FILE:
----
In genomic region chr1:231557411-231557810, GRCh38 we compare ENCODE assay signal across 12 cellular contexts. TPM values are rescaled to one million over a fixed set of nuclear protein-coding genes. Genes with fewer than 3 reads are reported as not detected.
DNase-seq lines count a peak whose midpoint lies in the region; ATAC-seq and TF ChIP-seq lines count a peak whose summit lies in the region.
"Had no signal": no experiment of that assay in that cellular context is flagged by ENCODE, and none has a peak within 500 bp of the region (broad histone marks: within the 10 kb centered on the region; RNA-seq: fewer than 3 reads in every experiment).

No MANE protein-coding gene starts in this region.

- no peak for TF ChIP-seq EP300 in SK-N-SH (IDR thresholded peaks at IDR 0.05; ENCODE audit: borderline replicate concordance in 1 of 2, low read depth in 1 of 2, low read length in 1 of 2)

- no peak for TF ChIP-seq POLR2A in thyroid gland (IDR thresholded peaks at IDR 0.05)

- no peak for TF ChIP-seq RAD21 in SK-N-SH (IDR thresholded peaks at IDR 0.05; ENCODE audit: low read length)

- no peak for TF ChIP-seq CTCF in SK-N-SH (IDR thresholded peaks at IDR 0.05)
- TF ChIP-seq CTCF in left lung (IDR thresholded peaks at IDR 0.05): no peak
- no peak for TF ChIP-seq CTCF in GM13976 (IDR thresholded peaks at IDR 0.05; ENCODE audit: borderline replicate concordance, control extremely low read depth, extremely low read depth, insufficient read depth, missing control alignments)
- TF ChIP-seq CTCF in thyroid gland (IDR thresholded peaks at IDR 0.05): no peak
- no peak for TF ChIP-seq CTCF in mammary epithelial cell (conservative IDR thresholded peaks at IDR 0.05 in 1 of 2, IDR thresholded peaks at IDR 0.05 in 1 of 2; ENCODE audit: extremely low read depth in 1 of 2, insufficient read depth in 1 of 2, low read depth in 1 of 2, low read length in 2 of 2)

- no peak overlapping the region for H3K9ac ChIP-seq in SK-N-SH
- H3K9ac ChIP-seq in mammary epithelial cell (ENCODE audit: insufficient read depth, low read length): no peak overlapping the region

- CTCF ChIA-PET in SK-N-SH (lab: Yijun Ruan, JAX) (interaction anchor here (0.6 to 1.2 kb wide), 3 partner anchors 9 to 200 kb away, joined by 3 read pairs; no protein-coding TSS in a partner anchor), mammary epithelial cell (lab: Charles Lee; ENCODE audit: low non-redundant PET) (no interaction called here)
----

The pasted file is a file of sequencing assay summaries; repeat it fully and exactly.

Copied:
In genomic region chr1:231557411-231557810, GRCh38 we compare ENCODE assay signal across 12 cellular contexts. TPM values are rescaled to one million over a fixed set of nuclear protein-coding genes. Genes with fewer than 3 reads are reported as not detected.
DNase-seq lines count a peak whose midpoint lies in the region; ATAC-seq and TF ChIP-seq lines count a peak whose summit lies in the region.
"Had no signal": no experiment of that assay in that cellular context is flagged by ENCODE, and none has a peak within 500 bp of the region (broad histone marks: within the 10 kb centered on the region; RNA-seq: fewer than 3 reads in every experiment).

No MANE protein-coding gene starts in this region.

- no peak for TF ChIP-seq EP300 in SK-N-SH (IDR thresholded peaks at IDR 0.05; ENCODE audit: borderline replicate concordance in 1 of 2, low read depth in 1 of 2, low read length in 1 of 2)

- no peak for TF ChIP-seq POLR2A in thyroid gland (IDR thresholded peaks at IDR 0.05)

- no peak for TF ChIP-seq RAD21 in SK-N-SH (IDR thresholded peaks at IDR 0.05; ENCODE audit: low read length)

- no peak for TF ChIP-seq CTCF in SK-N-SH (IDR thresholded peaks at IDR 0.05)
- TF ChIP-seq CTCF in left lung (IDR thresholded peaks at IDR 0.05): no peak
- no peak for TF ChIP-seq CTCF in GM13976 (IDR thresholded peaks at IDR 0.05; ENCODE audit: borderline replicate concordance, control extremely low read depth, extremely low read depth, insufficient read depth, missing control alignments)
- TF ChIP-seq CTCF in thyroid gland (IDR thresholded peaks at IDR 0.05): no peak
- no peak for TF ChIP-seq CTCF in mammary epithelial cell (conservative IDR thresholded peaks at IDR 0.05 in 1 of 2, IDR thresholded peaks at IDR 0.05 in 1 of 2; ENCODE audit: extremely low read depth in 1 of 2, insufficient read depth in 1 of 2, low read depth in 1 of 2, low read length in 2 of 2)

- no peak overlapping the region for H3K9ac ChIP-seq in SK-N-SH
- H3K9ac ChIP-seq in mammary epithelial cell (ENCODE audit: insufficient read depth, low read length): no peak overlapping the region

- CTCF ChIA-PET in SK-N-SH (lab: Yijun Ruan, JAX) (interaction anchor here (0.6 to 1.2 kb wide), 3 partner anchors 9 to 200 kb away, joined by 3 read pairs; no protein-coding TSS in a partner anchor), mammary epithelial cell (lab: Charles Lee; ENCODE audit: low non-redundant PET) (no interaction called here)